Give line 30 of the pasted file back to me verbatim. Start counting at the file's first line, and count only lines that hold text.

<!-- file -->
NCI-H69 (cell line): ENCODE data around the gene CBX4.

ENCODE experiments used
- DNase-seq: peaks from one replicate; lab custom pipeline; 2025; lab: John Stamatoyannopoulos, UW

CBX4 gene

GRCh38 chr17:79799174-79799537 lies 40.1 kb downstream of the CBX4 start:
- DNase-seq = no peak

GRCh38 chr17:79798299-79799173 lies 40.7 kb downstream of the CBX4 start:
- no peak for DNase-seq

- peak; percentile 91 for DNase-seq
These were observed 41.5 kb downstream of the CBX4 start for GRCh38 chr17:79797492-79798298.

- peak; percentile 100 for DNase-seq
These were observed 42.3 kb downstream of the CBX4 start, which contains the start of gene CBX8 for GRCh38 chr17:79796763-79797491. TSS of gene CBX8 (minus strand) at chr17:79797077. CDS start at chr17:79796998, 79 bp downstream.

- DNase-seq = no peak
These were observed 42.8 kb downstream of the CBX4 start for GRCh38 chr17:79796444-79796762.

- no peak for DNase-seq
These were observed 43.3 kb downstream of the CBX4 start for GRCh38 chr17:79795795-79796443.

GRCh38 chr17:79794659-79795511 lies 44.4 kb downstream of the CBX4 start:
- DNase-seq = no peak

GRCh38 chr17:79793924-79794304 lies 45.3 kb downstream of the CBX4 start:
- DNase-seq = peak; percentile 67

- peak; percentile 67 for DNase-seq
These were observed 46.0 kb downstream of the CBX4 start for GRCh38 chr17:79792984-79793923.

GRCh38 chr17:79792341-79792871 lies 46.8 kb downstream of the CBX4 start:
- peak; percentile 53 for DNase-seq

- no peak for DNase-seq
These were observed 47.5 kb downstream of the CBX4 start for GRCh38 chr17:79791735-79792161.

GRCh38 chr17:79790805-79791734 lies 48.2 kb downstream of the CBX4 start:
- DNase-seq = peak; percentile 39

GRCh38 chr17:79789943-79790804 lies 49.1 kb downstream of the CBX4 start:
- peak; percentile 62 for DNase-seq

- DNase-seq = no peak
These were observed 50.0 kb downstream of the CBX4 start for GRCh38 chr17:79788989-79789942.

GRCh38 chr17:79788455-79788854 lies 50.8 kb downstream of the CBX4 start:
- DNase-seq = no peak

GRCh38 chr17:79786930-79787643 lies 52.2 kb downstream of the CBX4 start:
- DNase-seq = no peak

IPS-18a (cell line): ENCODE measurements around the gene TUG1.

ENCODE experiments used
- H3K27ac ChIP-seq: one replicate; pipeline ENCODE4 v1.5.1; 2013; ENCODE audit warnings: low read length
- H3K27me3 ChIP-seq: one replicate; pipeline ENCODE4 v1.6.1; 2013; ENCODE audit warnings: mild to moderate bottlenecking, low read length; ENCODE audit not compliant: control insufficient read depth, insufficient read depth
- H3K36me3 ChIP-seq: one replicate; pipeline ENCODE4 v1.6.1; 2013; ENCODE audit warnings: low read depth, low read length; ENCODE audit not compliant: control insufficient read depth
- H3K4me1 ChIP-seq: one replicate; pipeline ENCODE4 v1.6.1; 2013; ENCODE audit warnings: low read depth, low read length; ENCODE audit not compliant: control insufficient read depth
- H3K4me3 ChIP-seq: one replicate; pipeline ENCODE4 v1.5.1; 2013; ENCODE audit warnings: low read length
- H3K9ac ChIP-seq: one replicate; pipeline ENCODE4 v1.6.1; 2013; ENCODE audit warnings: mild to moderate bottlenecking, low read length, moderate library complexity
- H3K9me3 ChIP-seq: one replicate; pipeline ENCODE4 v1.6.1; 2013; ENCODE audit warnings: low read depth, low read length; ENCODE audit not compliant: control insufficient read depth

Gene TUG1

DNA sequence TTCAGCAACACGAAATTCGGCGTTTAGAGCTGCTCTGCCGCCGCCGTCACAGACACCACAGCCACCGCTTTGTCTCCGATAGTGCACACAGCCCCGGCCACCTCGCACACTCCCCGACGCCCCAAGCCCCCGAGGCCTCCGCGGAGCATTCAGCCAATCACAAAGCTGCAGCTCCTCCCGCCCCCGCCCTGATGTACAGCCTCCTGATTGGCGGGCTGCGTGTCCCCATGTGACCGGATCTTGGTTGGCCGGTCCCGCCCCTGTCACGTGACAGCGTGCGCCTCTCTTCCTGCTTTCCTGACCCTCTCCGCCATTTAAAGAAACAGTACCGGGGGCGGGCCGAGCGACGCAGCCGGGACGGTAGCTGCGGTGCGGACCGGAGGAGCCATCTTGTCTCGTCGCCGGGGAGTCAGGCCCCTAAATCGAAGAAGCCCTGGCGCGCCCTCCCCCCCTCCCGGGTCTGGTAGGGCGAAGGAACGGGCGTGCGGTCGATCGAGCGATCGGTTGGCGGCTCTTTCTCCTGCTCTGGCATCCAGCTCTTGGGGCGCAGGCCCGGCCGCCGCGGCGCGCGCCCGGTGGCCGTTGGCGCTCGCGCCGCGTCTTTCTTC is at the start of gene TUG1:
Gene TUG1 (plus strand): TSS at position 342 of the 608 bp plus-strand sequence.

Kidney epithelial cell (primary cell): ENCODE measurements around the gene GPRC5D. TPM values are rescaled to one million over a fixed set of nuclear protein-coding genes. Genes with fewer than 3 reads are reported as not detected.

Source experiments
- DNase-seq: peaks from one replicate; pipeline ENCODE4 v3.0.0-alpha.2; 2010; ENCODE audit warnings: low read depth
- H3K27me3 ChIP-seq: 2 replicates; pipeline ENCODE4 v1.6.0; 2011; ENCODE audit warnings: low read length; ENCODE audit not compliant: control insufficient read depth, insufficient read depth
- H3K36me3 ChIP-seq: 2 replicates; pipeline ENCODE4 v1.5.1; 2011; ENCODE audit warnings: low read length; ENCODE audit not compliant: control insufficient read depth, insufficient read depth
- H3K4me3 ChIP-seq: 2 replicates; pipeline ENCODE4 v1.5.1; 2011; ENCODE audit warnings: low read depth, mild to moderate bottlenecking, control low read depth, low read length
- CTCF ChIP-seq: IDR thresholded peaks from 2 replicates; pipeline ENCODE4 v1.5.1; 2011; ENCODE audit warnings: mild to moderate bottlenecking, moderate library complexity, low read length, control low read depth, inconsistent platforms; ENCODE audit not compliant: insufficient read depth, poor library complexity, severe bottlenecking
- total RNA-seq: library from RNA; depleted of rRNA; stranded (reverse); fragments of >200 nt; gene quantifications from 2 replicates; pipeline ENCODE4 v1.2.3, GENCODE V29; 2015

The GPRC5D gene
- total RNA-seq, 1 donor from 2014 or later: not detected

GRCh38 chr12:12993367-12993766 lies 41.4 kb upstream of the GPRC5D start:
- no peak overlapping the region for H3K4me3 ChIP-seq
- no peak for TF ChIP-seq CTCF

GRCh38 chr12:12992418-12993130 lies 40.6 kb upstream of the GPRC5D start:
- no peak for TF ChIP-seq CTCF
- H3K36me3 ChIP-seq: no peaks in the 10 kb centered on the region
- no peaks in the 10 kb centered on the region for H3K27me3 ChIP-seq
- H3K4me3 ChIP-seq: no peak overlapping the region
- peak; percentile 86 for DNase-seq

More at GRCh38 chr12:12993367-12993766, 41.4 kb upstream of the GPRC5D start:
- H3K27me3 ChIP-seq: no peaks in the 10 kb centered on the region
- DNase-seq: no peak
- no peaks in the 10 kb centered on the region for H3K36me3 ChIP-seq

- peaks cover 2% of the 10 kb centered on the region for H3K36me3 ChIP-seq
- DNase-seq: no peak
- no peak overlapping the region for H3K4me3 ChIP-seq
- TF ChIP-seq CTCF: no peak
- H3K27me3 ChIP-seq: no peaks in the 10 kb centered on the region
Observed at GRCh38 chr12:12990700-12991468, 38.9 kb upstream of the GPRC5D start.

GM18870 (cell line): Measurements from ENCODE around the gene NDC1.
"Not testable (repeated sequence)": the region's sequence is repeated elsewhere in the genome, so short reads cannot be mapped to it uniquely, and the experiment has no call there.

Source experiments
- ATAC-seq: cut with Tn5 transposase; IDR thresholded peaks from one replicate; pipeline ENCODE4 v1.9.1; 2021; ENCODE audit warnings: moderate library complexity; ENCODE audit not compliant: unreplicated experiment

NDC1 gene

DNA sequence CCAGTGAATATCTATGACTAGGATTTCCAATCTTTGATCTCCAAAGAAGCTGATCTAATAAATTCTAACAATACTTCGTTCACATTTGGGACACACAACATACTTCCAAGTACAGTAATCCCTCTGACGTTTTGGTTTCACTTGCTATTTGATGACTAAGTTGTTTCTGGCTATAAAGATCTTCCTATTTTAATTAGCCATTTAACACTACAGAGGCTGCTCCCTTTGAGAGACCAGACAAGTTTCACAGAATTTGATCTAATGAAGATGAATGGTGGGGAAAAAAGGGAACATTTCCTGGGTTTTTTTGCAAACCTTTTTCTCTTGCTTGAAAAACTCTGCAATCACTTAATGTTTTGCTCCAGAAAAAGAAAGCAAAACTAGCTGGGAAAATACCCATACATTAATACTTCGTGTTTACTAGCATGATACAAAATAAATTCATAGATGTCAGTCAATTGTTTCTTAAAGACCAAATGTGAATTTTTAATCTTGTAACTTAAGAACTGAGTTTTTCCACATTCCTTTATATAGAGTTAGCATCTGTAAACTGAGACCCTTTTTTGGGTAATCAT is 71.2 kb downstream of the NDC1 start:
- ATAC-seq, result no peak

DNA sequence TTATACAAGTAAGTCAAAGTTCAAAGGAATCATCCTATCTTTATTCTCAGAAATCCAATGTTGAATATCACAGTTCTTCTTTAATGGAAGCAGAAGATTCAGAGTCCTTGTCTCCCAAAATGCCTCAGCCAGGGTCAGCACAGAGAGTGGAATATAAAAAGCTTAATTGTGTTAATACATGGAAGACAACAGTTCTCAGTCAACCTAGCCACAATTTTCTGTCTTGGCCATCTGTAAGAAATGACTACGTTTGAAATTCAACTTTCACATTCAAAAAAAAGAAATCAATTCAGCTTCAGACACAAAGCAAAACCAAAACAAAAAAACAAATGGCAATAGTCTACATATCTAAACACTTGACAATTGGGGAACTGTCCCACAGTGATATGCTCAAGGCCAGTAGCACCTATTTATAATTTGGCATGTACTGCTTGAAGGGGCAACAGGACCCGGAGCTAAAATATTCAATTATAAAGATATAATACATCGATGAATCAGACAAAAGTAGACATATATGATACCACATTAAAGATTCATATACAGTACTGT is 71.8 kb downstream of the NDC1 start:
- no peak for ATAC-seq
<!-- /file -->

- peak; percentile 62 for DNase-seq